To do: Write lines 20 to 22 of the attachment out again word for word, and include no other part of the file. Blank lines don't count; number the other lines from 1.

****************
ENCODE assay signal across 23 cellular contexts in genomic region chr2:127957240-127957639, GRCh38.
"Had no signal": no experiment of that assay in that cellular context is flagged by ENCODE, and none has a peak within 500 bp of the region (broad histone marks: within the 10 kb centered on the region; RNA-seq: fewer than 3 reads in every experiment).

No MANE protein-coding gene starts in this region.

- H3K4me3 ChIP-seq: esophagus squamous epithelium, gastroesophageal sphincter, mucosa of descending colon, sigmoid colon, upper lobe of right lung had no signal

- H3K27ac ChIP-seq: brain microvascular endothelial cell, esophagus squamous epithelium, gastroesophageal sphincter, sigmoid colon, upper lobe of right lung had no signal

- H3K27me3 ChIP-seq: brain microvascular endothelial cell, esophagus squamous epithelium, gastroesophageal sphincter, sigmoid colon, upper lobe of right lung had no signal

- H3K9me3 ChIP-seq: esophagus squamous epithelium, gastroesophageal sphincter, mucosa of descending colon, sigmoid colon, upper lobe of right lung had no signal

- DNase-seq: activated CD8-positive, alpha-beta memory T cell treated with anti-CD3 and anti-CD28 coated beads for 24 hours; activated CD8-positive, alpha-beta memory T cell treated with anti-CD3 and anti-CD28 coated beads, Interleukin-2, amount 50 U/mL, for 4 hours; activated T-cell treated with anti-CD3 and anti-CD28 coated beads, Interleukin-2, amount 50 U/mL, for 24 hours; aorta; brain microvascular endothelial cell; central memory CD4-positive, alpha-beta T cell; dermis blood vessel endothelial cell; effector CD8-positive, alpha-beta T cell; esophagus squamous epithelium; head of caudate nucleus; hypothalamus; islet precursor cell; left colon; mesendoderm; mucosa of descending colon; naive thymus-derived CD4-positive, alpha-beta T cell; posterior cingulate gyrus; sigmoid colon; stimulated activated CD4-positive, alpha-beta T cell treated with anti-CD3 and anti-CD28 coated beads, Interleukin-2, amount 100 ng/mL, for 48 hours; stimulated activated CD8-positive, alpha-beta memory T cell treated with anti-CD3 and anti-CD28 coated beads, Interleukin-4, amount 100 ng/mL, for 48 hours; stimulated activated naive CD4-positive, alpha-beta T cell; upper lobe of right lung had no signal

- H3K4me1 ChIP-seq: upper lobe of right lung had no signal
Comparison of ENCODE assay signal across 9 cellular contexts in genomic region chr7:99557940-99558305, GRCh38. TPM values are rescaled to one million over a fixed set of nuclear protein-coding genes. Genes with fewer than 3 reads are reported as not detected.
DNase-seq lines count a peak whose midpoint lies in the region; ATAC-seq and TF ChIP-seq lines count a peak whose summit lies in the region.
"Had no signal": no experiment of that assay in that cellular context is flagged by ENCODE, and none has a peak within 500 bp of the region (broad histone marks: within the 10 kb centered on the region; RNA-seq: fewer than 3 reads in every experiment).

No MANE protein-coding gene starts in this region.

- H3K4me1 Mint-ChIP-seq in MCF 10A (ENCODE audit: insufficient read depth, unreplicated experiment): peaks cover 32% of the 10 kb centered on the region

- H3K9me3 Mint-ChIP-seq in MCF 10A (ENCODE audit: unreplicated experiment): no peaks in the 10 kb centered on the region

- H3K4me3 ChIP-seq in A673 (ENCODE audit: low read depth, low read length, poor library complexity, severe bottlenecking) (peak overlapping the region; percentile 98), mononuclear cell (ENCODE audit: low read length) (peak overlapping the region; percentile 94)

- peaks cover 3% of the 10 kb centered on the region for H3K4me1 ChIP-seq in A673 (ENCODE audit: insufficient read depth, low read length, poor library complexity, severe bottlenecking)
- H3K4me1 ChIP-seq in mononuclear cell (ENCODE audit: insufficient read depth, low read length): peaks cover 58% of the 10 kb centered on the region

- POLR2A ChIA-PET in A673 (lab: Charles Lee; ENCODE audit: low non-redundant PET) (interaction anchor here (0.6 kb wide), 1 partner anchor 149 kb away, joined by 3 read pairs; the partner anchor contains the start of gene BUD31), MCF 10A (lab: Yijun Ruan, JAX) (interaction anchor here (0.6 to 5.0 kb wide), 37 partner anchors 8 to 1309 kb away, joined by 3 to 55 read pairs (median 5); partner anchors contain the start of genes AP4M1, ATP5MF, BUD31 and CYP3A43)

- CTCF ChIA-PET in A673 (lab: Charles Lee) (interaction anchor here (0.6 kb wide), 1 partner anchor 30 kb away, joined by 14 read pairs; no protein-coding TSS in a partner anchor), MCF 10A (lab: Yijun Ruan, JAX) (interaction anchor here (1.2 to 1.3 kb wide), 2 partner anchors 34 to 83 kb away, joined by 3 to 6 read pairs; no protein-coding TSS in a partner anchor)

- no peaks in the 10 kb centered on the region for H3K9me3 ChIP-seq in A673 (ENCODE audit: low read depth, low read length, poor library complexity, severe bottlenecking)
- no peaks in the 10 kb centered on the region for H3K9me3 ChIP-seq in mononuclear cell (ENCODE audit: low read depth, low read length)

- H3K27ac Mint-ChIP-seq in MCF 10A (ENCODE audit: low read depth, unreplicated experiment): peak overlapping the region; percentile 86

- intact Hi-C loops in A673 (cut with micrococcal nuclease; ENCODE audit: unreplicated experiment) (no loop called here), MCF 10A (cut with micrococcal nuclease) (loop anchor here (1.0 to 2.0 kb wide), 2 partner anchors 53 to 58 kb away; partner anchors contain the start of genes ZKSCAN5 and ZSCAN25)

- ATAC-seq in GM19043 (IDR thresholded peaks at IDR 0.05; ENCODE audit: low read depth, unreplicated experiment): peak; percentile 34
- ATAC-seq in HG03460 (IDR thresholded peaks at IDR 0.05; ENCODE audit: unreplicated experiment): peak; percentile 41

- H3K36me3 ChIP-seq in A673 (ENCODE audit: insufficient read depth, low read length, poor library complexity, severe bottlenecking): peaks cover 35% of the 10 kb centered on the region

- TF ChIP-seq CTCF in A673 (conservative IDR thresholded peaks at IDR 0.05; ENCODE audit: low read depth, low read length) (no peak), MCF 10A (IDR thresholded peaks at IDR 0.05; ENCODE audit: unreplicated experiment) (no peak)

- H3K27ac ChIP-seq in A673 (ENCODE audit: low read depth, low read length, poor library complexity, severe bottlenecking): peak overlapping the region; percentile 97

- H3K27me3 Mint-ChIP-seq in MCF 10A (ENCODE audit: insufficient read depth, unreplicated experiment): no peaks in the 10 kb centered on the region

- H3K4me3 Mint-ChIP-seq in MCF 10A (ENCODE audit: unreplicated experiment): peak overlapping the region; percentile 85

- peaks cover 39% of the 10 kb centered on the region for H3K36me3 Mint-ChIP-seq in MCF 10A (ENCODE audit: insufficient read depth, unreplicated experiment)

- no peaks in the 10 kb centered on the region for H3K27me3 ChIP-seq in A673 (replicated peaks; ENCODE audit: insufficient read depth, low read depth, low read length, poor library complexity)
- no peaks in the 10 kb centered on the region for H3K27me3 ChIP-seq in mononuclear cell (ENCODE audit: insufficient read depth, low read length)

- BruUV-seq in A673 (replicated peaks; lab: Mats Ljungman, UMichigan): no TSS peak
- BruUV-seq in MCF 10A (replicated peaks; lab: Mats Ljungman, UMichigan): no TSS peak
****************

- CTCF ChIA-PET in A673 (lab: Charles Lee) (interaction anchor here (0.6 kb wide), 1 partner anchor 30 kb away, joined by 14 read pairs; no protein-coding TSS in a partner anchor), MCF 10A (lab: Yijun Ruan, JAX) (interaction anchor here (1.2 to 1.3 kb wide), 2 partner anchors 34 to 83 kb away, joined by 3 to 6 read pairs; no protein-coding TSS in a partner anchor)

- no peaks in the 10 kb centered on the region for H3K9me3 ChIP-seq in A673 (ENCODE audit: low read depth, low read length, poor library complexity, severe bottlenecking)
- no peaks in the 10 kb centered on the region for H3K9me3 ChIP-seq in mononuclear cell (ENCODE audit: low read depth, low read length)